The loop was surprisingly hilly and technical. Recce is recommended. This was also a very northern affair with the vast number of participants being from the north. Be prepared for lots of "keep er lit" or "Howya gettin 'er".

The first few laps were very busy as the whole field was pretty much together. This got hard/annoying on the narrow portions when quite a few walked side by side and a right traffic jam happened. Etiquette should be published for this. The first lap was done in 49 minutes and the next few a little faster as I went out at the front to avoid the traffic jam, before I settled down to 50 minutes odd for the next few laps. In retrospect I would stretch this to 53-55 mins if I ever did this again. I found the stopping and starting quite odd and the area where the runners was a right picnic with everyone stuffing whatever the could into them in the early stages. This in the later stages got very quiet and was more like an A&E triage.

I spent some time in the early laps chatting to loads of people as the pace was very conversational. I spent
34 miles in with no one fan Aine
some time with Joe Quinn MBE who effectively runs and is the inspiration behind running in the Downpatrick and Lecale area (by the way you were all running on the Lecale peninsula). Joe (70 years old) was running the event for the second time and suffers from parkinsons (it was very humbling).  He went on to finish his 70th Marathon. Truly inspirational. I also spent sometime with Pat Staunton (2nd last year) and he gave a lot of good advice about walking strategies and pacing. Ever present was Shaun Boyle who went onto record his longest run by some way and Craig Mills from EAMS who crossed the 100 mile barrier for the second time. Also there was Andre from New Zealand who was easily the fastest runner on the course most of the first 24 hrs but called it a day at 104 miles as he had to drive home.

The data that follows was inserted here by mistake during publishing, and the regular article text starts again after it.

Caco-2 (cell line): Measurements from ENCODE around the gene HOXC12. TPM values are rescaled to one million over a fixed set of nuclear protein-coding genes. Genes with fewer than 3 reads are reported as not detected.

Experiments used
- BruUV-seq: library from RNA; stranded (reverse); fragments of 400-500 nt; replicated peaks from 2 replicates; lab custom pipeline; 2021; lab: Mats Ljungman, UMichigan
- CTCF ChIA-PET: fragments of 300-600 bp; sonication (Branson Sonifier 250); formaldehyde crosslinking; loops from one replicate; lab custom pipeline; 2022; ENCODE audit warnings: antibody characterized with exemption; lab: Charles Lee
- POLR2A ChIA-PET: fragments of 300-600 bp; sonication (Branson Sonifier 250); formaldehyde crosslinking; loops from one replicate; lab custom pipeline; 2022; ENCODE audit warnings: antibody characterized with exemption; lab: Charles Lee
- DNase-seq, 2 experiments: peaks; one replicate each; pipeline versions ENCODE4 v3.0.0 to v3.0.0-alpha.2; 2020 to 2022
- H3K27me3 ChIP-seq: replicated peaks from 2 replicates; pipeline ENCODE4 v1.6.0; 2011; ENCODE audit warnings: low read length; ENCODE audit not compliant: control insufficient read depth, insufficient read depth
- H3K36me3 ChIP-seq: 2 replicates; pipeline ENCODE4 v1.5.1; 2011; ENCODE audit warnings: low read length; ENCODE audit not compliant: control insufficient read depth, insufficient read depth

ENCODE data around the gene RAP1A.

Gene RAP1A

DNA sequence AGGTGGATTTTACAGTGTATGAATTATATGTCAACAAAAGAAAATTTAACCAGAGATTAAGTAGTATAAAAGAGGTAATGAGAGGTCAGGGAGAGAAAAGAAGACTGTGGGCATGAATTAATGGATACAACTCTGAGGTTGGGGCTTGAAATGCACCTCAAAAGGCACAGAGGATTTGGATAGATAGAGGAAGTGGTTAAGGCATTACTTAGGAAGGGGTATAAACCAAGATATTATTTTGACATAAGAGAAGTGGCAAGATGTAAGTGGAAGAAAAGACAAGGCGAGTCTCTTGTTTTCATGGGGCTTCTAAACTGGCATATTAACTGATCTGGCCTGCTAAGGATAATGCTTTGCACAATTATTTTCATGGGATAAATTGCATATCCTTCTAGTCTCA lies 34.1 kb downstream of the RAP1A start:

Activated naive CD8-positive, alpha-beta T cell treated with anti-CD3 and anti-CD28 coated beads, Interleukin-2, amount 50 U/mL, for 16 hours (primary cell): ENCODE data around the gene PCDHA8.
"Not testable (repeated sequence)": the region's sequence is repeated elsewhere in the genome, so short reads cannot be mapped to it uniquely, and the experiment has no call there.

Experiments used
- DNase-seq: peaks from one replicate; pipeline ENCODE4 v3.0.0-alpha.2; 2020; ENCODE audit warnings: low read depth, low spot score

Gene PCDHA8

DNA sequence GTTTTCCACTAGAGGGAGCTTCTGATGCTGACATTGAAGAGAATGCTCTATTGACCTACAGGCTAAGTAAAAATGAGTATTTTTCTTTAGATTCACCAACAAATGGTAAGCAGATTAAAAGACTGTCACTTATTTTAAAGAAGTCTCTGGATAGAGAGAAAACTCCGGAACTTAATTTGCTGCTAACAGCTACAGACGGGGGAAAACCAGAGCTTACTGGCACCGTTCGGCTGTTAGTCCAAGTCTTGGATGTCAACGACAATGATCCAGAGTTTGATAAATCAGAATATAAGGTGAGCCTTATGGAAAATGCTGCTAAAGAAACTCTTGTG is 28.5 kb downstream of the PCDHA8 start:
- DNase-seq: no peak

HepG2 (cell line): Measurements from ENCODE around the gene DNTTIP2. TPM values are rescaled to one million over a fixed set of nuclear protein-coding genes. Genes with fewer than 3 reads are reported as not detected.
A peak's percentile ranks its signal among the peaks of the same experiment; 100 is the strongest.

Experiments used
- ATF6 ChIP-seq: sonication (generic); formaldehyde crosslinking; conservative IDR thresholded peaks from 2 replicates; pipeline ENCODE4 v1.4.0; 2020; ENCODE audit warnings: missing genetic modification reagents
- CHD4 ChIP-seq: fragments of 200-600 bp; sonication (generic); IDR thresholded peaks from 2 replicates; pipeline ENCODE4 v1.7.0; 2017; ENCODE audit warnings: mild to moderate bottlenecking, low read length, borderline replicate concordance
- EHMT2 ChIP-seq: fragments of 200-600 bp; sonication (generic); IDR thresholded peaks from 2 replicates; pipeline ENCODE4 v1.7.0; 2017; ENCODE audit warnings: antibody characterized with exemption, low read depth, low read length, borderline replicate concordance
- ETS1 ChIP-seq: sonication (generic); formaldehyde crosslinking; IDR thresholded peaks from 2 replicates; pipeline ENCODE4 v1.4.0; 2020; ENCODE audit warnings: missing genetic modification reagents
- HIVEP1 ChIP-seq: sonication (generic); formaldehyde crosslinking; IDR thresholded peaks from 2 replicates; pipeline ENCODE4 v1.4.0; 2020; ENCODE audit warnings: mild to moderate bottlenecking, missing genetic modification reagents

Cru on tour (40 miles in)
And done
Marathon came and went and the field had reduced itself by 1/3 to 100 and on and on we went. Darkness came in around 6pm and the head torches came on. The route was pitch black and it took a while to get the bearings and in particular footing on the muddy sections. There were some falls but from what I could see nothing serious. The parade of head torches in the dark was surreal.  My two sisters and families turned up to cheer me on which was great and Gina kept Kris and myself fed and watered and calm. I felt great upto lap 10 and 42 miles when I suddenly started to shiver and get very cold. I felt that a couple more was I all I could do and from that point on my head was gone. Lap 11 was tough and I came in after 53 minutes and
wasnt able to eat anything and when I went out on lap 12 I found it really really tough and let the lap slip to 56 minutes. I had every intention of giving up at this stage but decided at the last minute to do one more (sorry Gina). There was less than 50 runners left as I went out at midnight for lap 13. I immediately fell off the pace and the back of the pack and was on my own and walked more than normal. I knew early that I was going to be timed out and I was happy with that. As I approached the finish line in 1:09, Sammy was there with the medal and the every present Gina was there to look after me. Support crew on this event was invaluable.
100 mile club after 24 hrs.

Meanwhile Kris was still crunching out the laps sub 50 minutes and in the middle of the night only 2 ladies where left. Kris and Louise (current Irish National 24 hrs champion). Both looked great and Kris decided early that 100 miles was her goal and she duly stopped after 24 hrs and 100.8 miles. Louise stopped the next lap to win. The men went on and on and on. Eventually at 2am on Monday morning the last 2 were timed out on lap 36 or 150 odd miles. I really dont know if that means there was any winner or 2 winners.

Well done Atlas running for a great though highly unusual event. I think this will continue to be popular and was certainly the buzz around the country in the marathon/ultra community.

Photos: Philip McEvoy, Paul Fegan and Atlas running.

Strava for the day: